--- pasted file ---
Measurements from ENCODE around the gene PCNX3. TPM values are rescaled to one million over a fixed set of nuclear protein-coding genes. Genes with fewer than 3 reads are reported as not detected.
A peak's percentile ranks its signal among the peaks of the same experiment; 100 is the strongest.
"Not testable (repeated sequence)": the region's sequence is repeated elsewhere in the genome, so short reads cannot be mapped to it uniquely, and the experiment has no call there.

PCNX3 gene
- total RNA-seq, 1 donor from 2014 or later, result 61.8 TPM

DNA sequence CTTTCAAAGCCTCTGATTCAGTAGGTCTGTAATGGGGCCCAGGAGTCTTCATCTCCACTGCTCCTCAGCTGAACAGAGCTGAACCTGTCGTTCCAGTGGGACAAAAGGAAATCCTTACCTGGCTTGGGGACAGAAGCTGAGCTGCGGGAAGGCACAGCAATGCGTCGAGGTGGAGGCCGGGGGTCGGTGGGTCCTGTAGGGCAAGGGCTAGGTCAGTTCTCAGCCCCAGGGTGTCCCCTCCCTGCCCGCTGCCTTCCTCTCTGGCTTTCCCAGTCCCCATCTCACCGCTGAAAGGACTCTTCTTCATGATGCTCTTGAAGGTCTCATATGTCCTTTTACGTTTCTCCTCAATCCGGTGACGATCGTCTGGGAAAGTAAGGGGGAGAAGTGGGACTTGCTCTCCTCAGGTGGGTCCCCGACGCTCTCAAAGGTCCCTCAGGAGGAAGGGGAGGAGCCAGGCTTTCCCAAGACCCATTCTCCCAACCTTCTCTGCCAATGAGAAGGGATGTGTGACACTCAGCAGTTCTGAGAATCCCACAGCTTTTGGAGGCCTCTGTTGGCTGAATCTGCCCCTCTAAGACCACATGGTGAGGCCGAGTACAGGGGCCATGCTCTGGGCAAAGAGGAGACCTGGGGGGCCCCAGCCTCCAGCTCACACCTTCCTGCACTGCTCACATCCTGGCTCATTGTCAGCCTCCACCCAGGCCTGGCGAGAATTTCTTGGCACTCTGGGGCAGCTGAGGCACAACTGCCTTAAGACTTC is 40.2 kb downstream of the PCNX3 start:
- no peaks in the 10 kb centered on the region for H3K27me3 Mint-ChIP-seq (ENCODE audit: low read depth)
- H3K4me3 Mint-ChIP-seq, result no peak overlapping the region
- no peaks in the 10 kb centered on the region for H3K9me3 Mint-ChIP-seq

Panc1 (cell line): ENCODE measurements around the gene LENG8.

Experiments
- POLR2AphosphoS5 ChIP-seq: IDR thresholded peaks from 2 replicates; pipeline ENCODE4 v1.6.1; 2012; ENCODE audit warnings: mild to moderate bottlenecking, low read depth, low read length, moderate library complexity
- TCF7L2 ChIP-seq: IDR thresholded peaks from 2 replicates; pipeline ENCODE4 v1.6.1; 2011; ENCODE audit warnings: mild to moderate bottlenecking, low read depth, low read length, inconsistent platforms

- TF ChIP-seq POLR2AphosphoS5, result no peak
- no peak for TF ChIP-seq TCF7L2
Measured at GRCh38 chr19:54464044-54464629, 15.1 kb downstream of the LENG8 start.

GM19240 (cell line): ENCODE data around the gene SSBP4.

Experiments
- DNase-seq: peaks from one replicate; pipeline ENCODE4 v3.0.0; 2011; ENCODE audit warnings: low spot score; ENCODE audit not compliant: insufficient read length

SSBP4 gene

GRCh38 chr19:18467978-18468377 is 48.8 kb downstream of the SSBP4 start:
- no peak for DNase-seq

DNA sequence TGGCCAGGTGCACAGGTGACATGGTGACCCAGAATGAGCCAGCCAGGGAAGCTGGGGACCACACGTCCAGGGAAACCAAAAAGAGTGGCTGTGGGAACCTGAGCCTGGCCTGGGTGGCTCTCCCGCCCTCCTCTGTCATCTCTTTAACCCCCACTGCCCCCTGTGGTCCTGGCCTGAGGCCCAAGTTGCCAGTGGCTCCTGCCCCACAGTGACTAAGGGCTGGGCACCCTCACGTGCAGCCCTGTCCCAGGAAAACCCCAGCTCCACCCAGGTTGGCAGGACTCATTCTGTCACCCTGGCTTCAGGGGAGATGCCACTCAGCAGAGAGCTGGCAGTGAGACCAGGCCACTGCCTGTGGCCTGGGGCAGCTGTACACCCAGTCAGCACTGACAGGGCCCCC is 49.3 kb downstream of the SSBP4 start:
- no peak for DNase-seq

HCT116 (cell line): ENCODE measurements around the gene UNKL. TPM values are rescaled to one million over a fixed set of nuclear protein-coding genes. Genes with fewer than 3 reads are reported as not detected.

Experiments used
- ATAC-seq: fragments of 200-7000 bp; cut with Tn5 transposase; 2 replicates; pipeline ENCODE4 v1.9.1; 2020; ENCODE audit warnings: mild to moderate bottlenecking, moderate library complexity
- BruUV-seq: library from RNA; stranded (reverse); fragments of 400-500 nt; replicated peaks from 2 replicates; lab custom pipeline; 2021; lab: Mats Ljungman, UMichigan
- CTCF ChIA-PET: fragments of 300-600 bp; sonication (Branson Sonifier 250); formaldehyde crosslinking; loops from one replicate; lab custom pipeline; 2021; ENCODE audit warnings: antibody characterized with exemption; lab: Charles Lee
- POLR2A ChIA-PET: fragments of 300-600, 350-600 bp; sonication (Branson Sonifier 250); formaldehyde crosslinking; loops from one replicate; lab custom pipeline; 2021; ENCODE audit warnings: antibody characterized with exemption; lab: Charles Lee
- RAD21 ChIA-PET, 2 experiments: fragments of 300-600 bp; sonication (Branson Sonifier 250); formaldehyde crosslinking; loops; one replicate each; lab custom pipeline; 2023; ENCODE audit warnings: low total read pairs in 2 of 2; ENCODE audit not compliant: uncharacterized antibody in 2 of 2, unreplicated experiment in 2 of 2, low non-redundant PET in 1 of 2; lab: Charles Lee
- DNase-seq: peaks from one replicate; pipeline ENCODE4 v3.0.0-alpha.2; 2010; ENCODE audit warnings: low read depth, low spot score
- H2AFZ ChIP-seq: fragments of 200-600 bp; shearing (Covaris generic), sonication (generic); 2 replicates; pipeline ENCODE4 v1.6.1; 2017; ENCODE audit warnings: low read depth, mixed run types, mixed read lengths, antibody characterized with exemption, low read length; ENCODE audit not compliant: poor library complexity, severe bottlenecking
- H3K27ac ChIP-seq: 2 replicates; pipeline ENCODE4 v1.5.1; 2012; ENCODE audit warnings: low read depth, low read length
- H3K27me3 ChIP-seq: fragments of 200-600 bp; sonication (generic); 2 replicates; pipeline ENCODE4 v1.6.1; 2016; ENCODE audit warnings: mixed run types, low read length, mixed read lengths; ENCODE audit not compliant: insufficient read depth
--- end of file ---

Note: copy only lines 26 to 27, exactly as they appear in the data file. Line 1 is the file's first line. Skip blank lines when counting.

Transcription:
Experiments used
- ATAC-seq: fragments of 200-7000 bp; cut with Tn5 transposase; 2 replicates; pipeline ENCODE4 v1.9.1; 2020; ENCODE audit warnings: mild to moderate bottlenecking, moderate library complexity